I get this question all the time, where somebody says "how do I take samples that'll be admissible in court" -- and unfortunately, there's no right answer. ... I've had defendants in cases challenge EPA's own historical sampling. So you can have EPA scientists take samples and send them to whatever lab they feel is the appropriate lab to do the analysis, with whatever certification they have, and then the big company still comes back and say, "well, we don't believe those sample results. So while there is no silver bullet, the key is the reliability and ultimate credibility of the results. If the sampling and analytical methods are defensible...the data should be admissible"

    Chris is realistic about the shortcomings of the current system, and emphasizes that you can never be 100% sure that evidence will be admitted, or that it will be effective:

    Any time there's a legal argument in a court, there's always a chance that you'll lose it. If somebody said to me, "I want make sure I'm guaranteed that these samples -- or this evidence, or data -- is going to get admitted into court, I would be a fool to say, "sure, here's what you need to do guarantee it," because there's no guarantee. If you file a case against Monsanto, and the judge happens to play golf with the vice president of Monsanto, you may not be able to get those samples in. These issues may be out of your control and are independent of who did the analysis, and what qualifications they have, and what protocols they followed.

    Data without advanced degrees

    Chris has, however, worked on a case with Waterkeeper Alliance where samples were collected, stored, and managed by someone without a formal scientific degree. In this case, the person collecting samples was member of the local Riverkeeper organization and was an environmental advocate, but did not have extensive scientific training. Rather, she had a web-based certification for water sampling. According to Chris,

    ...the more important thing was that she actually followed a protocol. She got sterilized sample bottles from the lab, she wore sterilized gloves when she took the samples ... she filled out the chain of custody, she took it to the lab within the specified amount of time, she kept the cooler on ice, whatever was needed. And that was it. She took it to a lab, and they followed certified protocols. We didn't hire an engineer, or a chemist or a biologist to go out there and we didn't need to.

    Due to this sampling protocol and detailed chain of custody, and since the laboratory followed an established analytical protocol, the samples were admitted as evidence in court without issue. In fact, the validity of the samples themselves wasn't even questioned in this case. Demonstrating the use of well-documented and rigorous methods can sometimes be sufficient for samples and data collected by non-accredited persons to be accepted as court-admissible evidence.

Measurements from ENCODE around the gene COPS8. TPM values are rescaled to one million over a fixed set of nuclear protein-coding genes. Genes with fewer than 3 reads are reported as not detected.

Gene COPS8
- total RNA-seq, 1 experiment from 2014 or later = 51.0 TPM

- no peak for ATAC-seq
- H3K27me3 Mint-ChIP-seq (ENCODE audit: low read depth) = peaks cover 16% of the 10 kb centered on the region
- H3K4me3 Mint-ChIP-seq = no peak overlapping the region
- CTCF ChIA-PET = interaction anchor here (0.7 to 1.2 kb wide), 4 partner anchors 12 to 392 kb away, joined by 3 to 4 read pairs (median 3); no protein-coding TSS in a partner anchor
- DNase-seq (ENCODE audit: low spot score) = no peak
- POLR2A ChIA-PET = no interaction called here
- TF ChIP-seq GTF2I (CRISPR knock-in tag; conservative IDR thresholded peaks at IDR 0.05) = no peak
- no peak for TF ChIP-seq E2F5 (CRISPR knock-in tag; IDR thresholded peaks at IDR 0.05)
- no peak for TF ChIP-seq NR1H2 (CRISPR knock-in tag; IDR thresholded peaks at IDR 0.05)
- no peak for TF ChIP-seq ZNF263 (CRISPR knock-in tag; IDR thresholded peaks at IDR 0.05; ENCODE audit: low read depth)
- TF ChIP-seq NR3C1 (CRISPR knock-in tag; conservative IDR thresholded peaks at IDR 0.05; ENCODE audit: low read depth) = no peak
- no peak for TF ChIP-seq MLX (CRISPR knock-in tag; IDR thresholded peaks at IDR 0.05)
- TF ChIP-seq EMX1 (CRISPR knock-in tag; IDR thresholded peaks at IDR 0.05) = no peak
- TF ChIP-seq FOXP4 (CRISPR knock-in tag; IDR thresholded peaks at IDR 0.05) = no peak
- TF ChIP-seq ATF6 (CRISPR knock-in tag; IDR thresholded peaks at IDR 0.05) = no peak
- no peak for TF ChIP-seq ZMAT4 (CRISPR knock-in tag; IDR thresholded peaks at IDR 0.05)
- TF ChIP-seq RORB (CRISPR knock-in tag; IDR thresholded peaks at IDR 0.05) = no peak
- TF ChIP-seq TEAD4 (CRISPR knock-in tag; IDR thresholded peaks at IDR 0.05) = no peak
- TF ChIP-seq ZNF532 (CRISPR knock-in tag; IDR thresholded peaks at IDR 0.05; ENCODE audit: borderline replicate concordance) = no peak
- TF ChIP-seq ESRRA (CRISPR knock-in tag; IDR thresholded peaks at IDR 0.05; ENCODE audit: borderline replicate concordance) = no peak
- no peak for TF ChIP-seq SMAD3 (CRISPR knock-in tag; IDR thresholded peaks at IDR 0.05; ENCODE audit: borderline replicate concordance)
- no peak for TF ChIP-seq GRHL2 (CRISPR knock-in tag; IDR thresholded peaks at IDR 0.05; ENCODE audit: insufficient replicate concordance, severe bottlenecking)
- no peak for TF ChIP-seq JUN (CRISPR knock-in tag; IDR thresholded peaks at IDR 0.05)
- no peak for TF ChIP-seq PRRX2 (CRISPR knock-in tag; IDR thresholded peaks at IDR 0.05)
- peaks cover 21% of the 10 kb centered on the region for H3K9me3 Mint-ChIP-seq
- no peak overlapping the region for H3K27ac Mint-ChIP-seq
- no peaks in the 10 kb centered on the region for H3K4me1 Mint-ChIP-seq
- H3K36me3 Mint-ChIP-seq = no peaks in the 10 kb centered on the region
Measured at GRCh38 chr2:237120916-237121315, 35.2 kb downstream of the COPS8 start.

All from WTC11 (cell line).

Clearly, there are nuances to this, and even without a cookie-cutter approach, there are pathways for people without a scientific degree to produce knowledge in ways that can be legally recognized. But that's what can be so frustrating about this topic -- it's not a clear set of rules you can just follow, and even if you follow what rules there are to the letter, you're still not guaranteed a result.

    Expert witnesses

    The example above specifically deals with samples that were analyzed later in a lab. What about other pathways? Many, it turns out, involve some kind of expert witness to authenticate, or essentially vouch for, the evidence. The judge or jury, who may not have relevant formal backgrounds to evaluate the evidence, won't be, as Chris puts it, "sitting there trying to speculate as to why they should believe one over the other" -- they'll rely on experts for that sort of thing. But who chooses the experts?

    The problem with those experts are they are going to be paid by both sides. Clearly, they're going to have an opinion that's in your favor, and the other side is going to come in with an opinion in their favor, and... if you thought the DNC was bad, that's the sausage being made.

    Not to mention -- what qualifies someone to be an expert in court? How much do expert witnesses tend to cost, and what happens if one side or the other can't afford an expert witness? We hope to circle back to this question in a later post.

    image description

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    Chris spoke at our June 6 OpenHour online panel on the topic of "Concepts of Proof" -- where he discussed his use of aerial photography in pollution cases. Watch the full video here.

    Photographic evidence

    Looking for a way through the thicket, we were really interested in photographic evidence, and how it might be different -- does it require expert authentication too? Chris said that it depends:

    What conclusions or facts are you trying to establish? In our PCB case we used a lot of historic aerial photos... and EPA had an aerial photo lab assess the pictures -- here are barrels, etc, here are contours.

    So interpretation by experts can enter into it. But what's most important is how it fits in with, and can relate to, other supporting evidence. One key aspect appears to be whether or not understanding a given piece of evidence is common knowledge, or if it requires certain training and experience to understand the implications of that evidence. Chris talked through a scenario we mentioned in #OpenHour about a photograph taken by a crane operator, who documented a plume of suspected pollution in a nearby waterway: